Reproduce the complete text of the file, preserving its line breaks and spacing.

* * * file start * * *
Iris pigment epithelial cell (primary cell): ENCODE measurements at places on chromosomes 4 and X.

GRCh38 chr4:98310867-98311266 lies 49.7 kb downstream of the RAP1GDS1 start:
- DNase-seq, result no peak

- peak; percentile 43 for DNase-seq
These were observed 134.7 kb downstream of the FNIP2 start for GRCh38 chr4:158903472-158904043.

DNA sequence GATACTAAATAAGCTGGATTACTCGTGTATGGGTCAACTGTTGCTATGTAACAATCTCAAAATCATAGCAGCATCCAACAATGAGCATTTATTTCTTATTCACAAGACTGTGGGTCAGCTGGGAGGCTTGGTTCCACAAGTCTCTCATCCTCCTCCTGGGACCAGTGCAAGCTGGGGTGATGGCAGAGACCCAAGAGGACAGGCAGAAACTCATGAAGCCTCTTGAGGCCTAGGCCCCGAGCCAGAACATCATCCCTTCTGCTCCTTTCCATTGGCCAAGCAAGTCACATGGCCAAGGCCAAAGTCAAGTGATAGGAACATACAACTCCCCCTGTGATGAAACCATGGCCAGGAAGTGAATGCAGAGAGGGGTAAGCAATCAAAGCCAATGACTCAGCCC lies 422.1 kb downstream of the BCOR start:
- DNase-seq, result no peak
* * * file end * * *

Iris pigment epithelial cell (primary cell): ENCODE measurements at places on chromosomes 4 and X.

GRCh38 chr4:98310867-98311266 lies 49.7 kb downstream of the RAP1GDS1 start:
- DNase-seq, result no peak

- peak; percentile 43 for DNase-seq
These were observed 134.7 kb downstream of the FNIP2 start for GRCh38 chr4:158903472-158904043.

DNA sequence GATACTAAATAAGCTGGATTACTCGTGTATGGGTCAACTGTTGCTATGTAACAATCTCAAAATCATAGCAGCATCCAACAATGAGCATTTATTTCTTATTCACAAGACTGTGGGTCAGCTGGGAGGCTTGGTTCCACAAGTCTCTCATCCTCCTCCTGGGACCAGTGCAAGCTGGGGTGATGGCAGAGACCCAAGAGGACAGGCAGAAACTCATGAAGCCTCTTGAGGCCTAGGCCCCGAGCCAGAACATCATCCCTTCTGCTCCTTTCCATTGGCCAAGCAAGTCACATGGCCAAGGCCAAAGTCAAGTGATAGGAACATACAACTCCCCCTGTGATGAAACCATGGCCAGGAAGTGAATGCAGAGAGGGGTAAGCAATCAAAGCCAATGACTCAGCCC lies 422.1 kb downstream of the BCOR start:
- DNase-seq, result no peak